Shares in Loop Industries of Canada fell 33 per cent on Tuesday after short-seller Hindenburg Research alleged the company’s claim to possess revolutionary recycling technology is a “fiction”.
After publication of the new Hindenburg report, Nasdaq-listed Loop shares fell to $7.83 on Tuesday after closing at $11.61 a share on Monday.
In a statement, Loop said Hindenburg’s claims were “unfounded, incorrect or based on the first iteration of Loop’s technology”.
Loop, which has never generated revenue, has announced partnerships to provide recycled plastic to companies such as Coca-Cola, Danone and L’Occitane but has not delivered on its promises, the report states.
Coca-Cola told the Financial Times it has not yet received any recycled plastic from Loop. The other companies did not respond to requests for comment.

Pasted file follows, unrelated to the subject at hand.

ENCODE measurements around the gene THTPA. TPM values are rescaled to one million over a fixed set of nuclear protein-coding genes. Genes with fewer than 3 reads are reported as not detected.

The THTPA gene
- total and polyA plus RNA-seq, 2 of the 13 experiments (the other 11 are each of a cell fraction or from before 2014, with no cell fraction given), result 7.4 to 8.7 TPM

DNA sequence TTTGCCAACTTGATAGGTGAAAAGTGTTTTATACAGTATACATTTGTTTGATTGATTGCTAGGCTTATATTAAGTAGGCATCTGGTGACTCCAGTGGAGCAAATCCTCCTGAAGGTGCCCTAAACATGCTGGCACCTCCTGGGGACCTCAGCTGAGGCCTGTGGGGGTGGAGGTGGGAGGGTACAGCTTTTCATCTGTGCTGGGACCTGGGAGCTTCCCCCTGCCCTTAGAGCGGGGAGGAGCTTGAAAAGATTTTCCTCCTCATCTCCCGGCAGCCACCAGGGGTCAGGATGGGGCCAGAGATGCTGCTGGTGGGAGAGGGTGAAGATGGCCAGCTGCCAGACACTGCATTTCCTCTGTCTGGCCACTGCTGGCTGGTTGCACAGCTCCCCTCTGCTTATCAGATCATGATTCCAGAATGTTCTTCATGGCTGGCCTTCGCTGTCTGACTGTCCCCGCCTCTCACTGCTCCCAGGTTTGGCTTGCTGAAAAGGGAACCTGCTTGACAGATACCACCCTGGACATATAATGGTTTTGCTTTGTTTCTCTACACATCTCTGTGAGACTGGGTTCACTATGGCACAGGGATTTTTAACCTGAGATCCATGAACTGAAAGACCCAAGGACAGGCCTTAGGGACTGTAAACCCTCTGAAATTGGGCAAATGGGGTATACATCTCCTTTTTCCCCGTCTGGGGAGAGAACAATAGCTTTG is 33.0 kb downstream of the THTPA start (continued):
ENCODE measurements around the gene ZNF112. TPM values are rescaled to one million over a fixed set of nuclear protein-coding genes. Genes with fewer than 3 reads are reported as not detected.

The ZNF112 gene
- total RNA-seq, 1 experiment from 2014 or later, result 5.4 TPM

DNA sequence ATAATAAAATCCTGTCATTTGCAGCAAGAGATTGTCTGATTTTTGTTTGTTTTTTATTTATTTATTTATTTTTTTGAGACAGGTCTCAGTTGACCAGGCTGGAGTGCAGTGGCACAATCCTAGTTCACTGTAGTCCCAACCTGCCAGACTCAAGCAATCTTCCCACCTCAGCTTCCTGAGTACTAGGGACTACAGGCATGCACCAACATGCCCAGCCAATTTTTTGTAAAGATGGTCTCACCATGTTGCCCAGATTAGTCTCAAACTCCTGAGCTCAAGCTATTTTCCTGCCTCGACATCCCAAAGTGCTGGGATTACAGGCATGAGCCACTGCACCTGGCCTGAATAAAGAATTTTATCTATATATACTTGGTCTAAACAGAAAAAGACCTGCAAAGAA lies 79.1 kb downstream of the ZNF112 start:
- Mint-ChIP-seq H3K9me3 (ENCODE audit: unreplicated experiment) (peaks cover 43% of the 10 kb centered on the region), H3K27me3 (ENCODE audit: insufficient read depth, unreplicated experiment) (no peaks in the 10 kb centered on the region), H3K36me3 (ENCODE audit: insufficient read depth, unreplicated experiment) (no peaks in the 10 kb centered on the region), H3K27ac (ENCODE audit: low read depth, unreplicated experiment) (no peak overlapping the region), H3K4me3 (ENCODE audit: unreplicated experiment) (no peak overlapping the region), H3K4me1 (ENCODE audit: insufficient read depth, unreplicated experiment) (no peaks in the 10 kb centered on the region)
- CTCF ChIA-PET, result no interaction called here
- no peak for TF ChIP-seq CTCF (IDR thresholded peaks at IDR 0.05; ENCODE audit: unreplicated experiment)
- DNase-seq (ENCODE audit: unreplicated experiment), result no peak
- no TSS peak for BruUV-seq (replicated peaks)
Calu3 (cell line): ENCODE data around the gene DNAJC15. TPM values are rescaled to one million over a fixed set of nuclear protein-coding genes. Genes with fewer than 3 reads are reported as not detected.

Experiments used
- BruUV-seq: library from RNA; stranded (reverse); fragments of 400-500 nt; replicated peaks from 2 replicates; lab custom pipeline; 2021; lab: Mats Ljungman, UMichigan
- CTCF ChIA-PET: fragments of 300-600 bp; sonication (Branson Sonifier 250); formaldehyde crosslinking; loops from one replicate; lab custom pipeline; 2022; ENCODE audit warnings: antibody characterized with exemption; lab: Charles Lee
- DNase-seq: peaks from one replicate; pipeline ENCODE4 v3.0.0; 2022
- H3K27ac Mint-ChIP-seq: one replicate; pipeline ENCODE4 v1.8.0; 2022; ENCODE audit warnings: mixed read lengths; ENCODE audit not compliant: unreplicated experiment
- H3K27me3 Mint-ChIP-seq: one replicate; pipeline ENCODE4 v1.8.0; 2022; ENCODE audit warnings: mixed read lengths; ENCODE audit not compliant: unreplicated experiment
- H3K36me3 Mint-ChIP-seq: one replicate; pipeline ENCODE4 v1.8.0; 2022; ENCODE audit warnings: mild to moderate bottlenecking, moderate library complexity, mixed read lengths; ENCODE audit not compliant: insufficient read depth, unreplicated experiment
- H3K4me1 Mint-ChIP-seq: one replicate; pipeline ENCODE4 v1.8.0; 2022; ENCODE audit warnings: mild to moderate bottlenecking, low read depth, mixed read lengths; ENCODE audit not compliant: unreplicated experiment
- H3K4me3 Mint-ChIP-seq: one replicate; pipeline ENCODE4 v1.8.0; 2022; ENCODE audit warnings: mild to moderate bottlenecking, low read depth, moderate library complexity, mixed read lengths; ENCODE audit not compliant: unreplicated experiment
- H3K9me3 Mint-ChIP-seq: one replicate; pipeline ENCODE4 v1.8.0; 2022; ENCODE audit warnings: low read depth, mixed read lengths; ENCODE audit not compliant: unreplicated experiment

Loop has said it had developed a “revolutionary” process to recycle plastic from sources that would typically be considered garbage — including “plastic bottles and packaging, carpets and polyester textiles of any colour, transparency or condition and even ocean plastics that have been degraded by the sun and salt”.
Hindenburg, which makes money by betting that share prices will fall, said Loop’s claims were “technically and industrially impossible”.
Hindenburg said the company operated two separate research labs. One was led by two brothers who produced “incredible results” despite having “no apparent postgraduate studies in chemistry or polymers or any work experience other than Loop”. The other lab, staffed with “rank-and-file” scientists, could not replicate their findings, it claimed.
“We found a combination of technology that could [work], but it was too expensive to be viable,” one former Loop employee told the FT. “When you work at the lab scale you can get good results, but going up to the industry scale, you face trouble you never see at the lab.”